69. Tradition and Discovery: The Polanyi Society Periodical: Volume > 44 > Issue: 2
Collin D. Barnes Comments on Matthew Crawford’s The World Beyond Your Head
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Matthew Crawford invites readers to consider how their contact with the real world has been imperiled by the notion that all experience is mediated by mental representations and how skilled activities providing bodily contact with the environment help recover us from this mistaken perspective. In this brief presentation, I ask whether in his critique of mediated experience by appeal to physical skills Crawford neglects to appreciate Polanyi’s emphasis on intellectual probes as instruments for contacting reality and whether his doing so inappropriately—and perhaps inadvertently—diminishes the all-important place of belief in Polanyi’s epistemology.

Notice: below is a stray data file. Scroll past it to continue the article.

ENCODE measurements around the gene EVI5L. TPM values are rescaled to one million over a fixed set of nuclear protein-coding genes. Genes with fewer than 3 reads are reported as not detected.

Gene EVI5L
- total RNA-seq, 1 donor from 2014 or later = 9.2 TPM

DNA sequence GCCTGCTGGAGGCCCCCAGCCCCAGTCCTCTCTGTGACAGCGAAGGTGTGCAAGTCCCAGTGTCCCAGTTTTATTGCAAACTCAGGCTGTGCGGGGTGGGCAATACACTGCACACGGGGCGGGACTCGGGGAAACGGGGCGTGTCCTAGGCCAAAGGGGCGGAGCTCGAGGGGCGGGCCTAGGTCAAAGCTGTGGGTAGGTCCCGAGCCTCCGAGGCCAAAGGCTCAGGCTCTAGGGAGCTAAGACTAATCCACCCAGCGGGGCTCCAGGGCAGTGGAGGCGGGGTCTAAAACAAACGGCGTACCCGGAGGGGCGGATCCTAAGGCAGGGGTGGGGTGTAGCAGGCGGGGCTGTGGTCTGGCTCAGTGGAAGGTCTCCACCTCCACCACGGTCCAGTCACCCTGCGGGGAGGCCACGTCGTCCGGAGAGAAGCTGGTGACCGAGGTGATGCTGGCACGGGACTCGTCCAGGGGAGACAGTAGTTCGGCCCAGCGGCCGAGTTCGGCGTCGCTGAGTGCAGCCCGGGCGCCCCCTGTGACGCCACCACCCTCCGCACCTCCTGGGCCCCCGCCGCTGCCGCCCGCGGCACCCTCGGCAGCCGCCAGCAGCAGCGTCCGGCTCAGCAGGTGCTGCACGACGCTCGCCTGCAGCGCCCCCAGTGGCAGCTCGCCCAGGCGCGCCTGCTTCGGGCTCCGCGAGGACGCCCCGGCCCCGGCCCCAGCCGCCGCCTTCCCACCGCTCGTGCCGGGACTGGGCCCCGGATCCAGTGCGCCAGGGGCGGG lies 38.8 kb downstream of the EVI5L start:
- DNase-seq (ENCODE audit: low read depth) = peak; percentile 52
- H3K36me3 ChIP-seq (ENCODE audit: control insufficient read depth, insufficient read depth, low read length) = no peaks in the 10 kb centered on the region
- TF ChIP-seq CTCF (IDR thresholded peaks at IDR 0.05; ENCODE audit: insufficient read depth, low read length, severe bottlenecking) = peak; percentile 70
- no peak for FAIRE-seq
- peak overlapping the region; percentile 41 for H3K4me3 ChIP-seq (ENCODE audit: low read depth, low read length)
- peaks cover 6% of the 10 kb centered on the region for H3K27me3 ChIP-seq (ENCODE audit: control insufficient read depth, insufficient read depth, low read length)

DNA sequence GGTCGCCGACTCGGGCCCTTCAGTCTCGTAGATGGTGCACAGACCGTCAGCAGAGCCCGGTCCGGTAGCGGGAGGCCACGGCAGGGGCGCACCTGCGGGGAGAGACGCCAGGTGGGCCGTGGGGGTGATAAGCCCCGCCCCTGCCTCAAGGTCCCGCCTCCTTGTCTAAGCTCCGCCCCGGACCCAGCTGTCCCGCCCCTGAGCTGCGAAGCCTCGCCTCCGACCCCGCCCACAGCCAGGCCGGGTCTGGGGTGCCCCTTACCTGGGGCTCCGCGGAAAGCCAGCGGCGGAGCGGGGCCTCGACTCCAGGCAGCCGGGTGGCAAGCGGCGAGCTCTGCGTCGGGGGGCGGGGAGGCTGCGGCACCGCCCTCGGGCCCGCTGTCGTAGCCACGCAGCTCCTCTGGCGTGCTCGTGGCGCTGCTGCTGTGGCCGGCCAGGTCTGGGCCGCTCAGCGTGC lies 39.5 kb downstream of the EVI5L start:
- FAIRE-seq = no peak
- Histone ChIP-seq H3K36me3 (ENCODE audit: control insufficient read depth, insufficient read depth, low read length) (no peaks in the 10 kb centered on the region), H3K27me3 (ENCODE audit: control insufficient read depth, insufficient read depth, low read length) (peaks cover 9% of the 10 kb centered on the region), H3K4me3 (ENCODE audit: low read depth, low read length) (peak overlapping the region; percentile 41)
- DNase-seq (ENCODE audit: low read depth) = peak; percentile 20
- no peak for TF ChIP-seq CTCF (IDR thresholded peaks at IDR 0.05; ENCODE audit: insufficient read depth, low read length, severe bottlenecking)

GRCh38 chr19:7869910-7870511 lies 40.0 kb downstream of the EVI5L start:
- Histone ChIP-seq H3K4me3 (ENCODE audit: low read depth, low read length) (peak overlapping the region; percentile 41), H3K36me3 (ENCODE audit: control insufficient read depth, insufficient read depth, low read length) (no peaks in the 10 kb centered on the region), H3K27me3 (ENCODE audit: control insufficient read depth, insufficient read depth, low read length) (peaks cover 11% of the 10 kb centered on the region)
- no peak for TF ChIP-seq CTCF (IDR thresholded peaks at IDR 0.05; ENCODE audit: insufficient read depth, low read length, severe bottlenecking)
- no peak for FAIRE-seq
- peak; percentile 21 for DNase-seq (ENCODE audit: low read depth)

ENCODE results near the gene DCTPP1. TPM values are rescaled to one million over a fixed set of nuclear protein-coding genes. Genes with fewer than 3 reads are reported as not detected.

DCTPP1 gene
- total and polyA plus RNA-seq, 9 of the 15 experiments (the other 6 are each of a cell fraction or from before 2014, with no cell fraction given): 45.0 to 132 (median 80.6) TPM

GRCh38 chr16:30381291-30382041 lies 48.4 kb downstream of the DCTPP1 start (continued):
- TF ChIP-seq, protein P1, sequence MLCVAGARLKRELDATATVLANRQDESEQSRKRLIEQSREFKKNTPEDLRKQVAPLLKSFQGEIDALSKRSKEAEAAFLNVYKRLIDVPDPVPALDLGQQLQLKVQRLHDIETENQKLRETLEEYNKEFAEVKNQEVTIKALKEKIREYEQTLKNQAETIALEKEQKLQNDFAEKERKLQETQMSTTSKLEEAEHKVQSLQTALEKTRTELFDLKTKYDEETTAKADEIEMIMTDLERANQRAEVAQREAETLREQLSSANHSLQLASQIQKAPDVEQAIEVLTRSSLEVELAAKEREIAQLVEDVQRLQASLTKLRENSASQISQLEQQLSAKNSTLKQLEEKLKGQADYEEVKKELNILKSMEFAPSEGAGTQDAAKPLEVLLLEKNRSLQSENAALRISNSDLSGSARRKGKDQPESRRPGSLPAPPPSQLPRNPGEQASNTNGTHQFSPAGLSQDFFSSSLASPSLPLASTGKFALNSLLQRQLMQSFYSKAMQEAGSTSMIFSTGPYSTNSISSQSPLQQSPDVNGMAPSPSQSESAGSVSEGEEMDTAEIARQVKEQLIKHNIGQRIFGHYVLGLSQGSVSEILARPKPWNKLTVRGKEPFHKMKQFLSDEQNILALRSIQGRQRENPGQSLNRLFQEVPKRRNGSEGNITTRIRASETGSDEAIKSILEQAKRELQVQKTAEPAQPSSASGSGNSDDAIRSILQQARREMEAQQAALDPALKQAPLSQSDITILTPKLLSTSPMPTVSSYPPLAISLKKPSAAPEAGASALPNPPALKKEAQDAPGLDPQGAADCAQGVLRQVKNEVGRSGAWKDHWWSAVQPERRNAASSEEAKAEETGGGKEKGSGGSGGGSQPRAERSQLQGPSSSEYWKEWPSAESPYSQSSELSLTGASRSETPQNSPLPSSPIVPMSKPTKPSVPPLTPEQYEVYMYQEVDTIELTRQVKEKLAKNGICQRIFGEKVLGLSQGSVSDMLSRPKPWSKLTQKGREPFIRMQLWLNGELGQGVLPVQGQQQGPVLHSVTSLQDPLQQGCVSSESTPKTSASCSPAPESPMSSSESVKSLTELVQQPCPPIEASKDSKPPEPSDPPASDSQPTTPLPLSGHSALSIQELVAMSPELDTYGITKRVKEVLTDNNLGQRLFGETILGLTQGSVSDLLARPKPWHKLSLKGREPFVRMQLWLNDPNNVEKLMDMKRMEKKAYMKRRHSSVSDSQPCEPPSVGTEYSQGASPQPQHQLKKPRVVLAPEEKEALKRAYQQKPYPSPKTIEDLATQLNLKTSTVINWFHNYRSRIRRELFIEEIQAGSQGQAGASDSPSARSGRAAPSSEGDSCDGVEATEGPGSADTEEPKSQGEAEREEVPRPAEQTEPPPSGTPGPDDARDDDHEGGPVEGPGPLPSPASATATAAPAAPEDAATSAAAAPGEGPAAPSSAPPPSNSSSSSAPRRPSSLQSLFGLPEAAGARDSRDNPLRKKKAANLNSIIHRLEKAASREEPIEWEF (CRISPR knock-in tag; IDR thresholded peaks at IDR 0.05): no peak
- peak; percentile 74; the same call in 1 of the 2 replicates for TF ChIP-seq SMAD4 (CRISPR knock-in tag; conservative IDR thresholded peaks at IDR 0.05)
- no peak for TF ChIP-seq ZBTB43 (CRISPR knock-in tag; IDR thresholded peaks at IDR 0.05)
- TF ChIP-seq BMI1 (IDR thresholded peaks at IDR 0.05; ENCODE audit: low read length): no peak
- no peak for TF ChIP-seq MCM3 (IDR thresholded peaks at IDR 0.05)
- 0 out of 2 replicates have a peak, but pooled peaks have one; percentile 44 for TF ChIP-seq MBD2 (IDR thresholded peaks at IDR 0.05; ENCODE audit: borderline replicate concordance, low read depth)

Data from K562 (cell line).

70. Tradition and Discovery: The Polanyi Society Periodical: Volume > 44 > Issue: 2
Richard W. Moodey Convivial Craft-Work and the Fiduciary Program
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Matthew Crawford compares his program of convivial craft-work to Polanyi’s fiduciary program. He argues that both are good ways of grappling with reality, and that both can help persons to focus their attention in an age of distraction. Crawford criticizes the Enlightenment philosophers for an overemphasis on the representations of things at the expense of grappling with the real things. He argues that attention is a scarce resource, analogous to water. He sometimes uses language that can be interpreted as expressing a belief in group minds.